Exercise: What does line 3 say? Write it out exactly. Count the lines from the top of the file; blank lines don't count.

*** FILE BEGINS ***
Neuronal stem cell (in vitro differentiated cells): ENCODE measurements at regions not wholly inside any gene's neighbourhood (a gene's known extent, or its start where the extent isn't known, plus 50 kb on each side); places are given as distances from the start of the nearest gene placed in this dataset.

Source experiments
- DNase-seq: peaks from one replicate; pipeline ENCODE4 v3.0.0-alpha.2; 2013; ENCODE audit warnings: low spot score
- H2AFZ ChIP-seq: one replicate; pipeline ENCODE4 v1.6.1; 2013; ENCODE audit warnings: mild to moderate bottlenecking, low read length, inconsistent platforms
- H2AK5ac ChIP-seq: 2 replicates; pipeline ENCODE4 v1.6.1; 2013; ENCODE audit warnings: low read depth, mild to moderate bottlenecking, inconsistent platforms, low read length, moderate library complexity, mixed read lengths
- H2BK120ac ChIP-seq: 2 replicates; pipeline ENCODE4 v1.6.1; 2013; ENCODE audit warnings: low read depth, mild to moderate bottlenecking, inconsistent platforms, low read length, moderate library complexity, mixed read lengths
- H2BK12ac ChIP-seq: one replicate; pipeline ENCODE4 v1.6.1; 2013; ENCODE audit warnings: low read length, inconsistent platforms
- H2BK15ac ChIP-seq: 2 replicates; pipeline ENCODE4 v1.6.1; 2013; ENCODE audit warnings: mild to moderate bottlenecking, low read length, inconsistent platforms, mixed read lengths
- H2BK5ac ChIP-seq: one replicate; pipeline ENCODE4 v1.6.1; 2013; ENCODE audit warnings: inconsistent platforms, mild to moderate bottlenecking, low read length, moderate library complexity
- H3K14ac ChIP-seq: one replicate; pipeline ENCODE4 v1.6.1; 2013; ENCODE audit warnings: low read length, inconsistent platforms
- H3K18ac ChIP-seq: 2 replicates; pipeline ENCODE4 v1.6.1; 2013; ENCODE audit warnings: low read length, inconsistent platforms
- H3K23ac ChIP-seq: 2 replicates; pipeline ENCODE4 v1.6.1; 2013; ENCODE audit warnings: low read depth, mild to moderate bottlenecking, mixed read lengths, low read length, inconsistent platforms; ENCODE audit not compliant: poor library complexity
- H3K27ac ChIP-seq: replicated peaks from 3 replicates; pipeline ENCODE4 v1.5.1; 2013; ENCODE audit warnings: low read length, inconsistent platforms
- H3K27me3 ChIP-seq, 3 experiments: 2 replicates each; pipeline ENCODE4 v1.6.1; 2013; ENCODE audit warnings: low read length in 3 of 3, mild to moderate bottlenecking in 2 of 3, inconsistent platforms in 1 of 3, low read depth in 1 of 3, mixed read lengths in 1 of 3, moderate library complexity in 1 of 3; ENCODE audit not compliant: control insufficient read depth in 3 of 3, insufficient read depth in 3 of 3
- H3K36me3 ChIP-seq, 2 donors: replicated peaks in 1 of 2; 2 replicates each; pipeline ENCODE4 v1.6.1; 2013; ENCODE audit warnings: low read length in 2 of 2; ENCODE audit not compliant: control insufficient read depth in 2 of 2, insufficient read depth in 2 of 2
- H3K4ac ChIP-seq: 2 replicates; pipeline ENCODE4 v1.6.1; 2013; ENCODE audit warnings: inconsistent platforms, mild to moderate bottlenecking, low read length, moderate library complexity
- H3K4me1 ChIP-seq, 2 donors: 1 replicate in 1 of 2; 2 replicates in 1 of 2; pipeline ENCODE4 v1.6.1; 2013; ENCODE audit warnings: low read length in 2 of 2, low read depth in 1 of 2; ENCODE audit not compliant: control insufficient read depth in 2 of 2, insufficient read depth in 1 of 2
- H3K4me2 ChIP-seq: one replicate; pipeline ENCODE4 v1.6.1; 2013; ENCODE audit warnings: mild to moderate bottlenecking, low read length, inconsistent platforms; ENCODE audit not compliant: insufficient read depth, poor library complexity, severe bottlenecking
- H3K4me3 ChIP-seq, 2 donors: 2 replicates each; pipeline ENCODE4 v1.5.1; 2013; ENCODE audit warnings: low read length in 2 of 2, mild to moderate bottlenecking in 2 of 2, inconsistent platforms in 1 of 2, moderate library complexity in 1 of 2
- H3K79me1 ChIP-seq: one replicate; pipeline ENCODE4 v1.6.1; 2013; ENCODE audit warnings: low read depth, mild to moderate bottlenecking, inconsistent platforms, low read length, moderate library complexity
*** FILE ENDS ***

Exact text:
- DNase-seq: peaks from one replicate; pipeline ENCODE4 v3.0.0-alpha.2; 2013; ENCODE audit warnings: low spot score